Following Stalin's death in 1953, Lysenko retained his position, with the support of the new leader Nikita Khrushchev. However, mainstream scientists re-emerged, and found new willingness within Soviet government leadership to tolerate criticism of Lysenko, the first opportunity since the late 1920s. In 1962, three of the most prominent Soviet physicists, Yakov Borisovich Zel'dovich, Vitaly Ginzburg, and Pyotr Kapitsa, presented a case against Lysenko, proclaiming his work as pseudoscience. They also denounced Lysenko's application of political power to silence opposition and eliminate his opponents within the scientific community. These denunciations occurred during a period of structural upheaval in Soviet government, during which the major institutions were purged of the strictly ideological and political machinations which had controlled the work of the Soviet Union's scientific community for several decades under Stalin.

In 1964, physicist Andrei Sakharov spoke out against Lysenko in the General Assembly of the Russian Academy of Sciences:

He is responsible for the shameful backwardness of Soviet biology and of genetics in particular, for the dissemination of pseudo-scientific views, for adventurism, for the degradation of learning, and for the defamation, firing, arrest, even death, of many genuine scientists.[18]

The Soviet press was soon filled with anti-Lysenkoite articles and appeals for the restoration of scientific methods to all fields of biology and agricultural science. In 1965,[19][20] Lysenko was removed from his post as director of the Institute of Genetics at the Academy of Sciences and restricted to an experimental farm in Moscow's Lenin Hills (the Institute itself was soon dissolved). After Khrushchev's dismissal in 1964, the president of the Academy of Sciences declared that Lysenko's immunity to criticism had officially ended. An expert commission was sent to investigate records kept at Lysenko's experimental farm. His secretive methods and ideas were revealed. A few months later, a devastating critique of Lysenko was made public.[21] Consequently, Lysenko was immediately disgraced in the Soviet Union.[22]

After Lysenko's monopoly on biology and agronomy had ended, it took many years for these sciences to recover in Russia. Lysenko died in Moscow in 1976, and was ultimately interred in the Kuntsevo Cemetery,[23] although the Soviet government refused to announce Lysenko's death for two days after the event[24] and gave his passing only a small note in Izvestia.[25]

WorksEdit

Heredity and Its Variability (1945)
The Science of Biology Today (1948)

See alsoEdit

ReferencesEdit

  1. ^ Graham, Lo-ren R. (2006). Moscow Stories. Bloomington, IN: Indiana University Press. pp. 120–25, 290. ISBN 978-0-25-30007-43. 
  2. ^ Sterling, Bruce (June 2004). "Suicide by pseudoscience". Wired (12.06). 
  3. ^ Gordin, Michael D. (2012). "How Lysenkoism became pseudoscience: Dobzhansky to Velikovsky". Journal of the History of Biology. 45 (3): 443–68. doi:10.1007/s10739-011-9287-3. PMID 21698424. 
  4. ^ Lysenko, Trofim Denisovich. Encyclopædia Britannica Online. 16 August 2013. Retrieved 26 January 2014.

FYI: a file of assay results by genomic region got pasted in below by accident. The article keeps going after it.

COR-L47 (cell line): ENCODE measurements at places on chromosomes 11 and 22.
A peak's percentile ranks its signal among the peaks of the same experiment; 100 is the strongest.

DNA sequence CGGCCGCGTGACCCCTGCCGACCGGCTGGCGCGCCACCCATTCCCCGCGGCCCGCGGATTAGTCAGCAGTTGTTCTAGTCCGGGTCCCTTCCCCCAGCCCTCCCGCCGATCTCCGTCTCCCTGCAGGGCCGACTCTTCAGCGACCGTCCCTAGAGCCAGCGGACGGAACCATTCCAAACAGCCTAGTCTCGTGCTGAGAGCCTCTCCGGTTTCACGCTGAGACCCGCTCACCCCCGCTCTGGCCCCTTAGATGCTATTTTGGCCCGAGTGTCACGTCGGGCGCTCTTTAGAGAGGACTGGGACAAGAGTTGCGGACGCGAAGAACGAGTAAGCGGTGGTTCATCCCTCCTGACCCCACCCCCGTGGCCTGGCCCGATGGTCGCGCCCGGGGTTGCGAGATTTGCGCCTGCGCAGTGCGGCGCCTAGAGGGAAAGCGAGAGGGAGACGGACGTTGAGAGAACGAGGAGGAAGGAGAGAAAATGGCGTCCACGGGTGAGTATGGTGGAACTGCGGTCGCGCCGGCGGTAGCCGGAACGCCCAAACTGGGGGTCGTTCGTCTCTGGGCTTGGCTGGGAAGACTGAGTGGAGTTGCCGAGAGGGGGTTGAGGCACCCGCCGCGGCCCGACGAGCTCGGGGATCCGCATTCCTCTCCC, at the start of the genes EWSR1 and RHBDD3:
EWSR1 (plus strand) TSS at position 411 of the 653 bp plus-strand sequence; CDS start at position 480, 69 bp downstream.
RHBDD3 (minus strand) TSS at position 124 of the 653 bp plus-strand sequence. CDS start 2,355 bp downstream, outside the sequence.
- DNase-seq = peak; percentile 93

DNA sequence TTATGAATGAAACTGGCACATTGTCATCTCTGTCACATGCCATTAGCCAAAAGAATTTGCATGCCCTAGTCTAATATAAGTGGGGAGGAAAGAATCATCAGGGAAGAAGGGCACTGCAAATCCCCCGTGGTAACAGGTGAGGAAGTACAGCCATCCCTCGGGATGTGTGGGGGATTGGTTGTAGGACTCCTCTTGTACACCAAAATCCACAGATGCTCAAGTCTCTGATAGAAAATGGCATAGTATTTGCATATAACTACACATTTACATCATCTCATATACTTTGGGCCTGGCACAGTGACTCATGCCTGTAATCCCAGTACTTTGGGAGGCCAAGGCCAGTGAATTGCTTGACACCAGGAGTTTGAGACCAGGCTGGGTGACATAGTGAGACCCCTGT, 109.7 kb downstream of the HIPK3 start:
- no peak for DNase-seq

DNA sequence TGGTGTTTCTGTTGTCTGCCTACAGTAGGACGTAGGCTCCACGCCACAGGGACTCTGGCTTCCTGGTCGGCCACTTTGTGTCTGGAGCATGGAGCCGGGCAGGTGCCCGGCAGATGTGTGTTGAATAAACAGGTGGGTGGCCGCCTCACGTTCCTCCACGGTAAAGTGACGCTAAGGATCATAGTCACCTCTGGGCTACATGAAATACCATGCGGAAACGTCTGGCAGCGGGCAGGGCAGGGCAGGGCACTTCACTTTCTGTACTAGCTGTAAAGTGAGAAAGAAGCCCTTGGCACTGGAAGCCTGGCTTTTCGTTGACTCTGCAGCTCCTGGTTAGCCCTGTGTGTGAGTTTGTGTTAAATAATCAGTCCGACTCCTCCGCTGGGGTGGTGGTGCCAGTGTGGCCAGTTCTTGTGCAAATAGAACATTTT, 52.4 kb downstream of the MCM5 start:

5. ^ Li, X.; Liu, Y. (2010). "The conversion of spring wheat into winter wheat and vice versa: False claim or Lamarckian inheritance?". Journal of Biosciences. 35 (2): 321–25. doi:10.1007/s12038-010-0035-1. 
  6. ^ a b c d e f Joravsky, David (1986). The Lysenko Affair. University Of Chicago Press. 
  7. ^ "Soviet Biology". marxists.org. 
  8. ^ Chouard, P (1960). "Vernalization and its relations to dormancy". Annual Review of Plant Physiology. 11 (1): 191–238. doi:10.1146/annurev.pp.11.060160.001203. 
  9. ^ Amasino, R. (2004). "Vernalization, competence, and the epigenetic memory of winter". The Plant Cell. 16 (10): 2553–59. doi:10.1105/tpc.104.161070. PMC 520954 . PMID 15466409. 
  10. ^ *Graham, Loren, What Have We Learned About Science and Technology from the Russian Experience?, (Palo Alto: Stanford University Press, 1998).
  11. ^ Graham, Loren (2006). Moscow Stories. Bloomington, IN: Indiana University Press. pp. 120–26. ISBN 0-253-34716-5. 
  12. ^ Joravsky, David (2010). The Lysenko Affair. University of Chicago Press. p. 398. 
  13. ^ ‘The Soviet Era's Deadliest Scientist Is Regaining Popularity in Russia’; The Atlantic; December 19, 2017, https://www.theatlantic.com/science/archive/2017/12/trofim-lysenko-soviet-union-russia/548786/
  14. ^ a b Graham, Loren R. (1972). Science and Philosophy in the Soviet Union. Knopf. p. 208. 
  15. ^ Fitzpatrick, Sheila (1994). Stalin's Peasants: Resistance and Survival in the Russian Village after Collectivization. Oxford University Press. pp. 4–5. 
  16. ^ Krementsov, Nikolai (1997). Stalinist Science. Princeton University Press. 
  17. ^ a b c Graham, Loren (1933). Science in Russia and the Soviet Union. Press Syndicate of the University of Cambridge. pp. 101–32. ISBN 0-521-24566-4. 
  18. ^ Norman L., Qing Ni Li, Yuan Jian Li (2003) Biography of Andrei Sakharov, dissent period. The Seevak Website Competition
  19. ^ Cohen, B.M. (1965). "The descent of Lysenko". The Journal of Heredity. 56 (5): 229–33. 
  20. ^ Cohen, B.M. (1977). "The demise of Lysenko". The Journal of Heredity. 68 (1): 57. 
  21. ^ Joravsky, David (1986). The Lysenko Affair. Chicago: University of Chicago Press. p. 184. ISBN 0-226-41032-3. 
  22. ^ "Trofim Denisovich Lysenko Facts". yourdictionary.com. LoveToKnow, Corp. Retrieved 20 April 2014. 
  23. ^ "Trofim Denisovich Lysenko". Find A Grave. Retrieved 20 April 2014. 
  24. ^ "Russian Biologist Dead at 78"; in "Obituaries"; Beaver County Times, November 24 1976; p. A4
  25. ^ ‘Soviet Biologist Lysenko Dies in Obscurity’; Pittsburgh Post-Gazette; November 24, 1976, p. 8

Further readingEdit

External linksEdit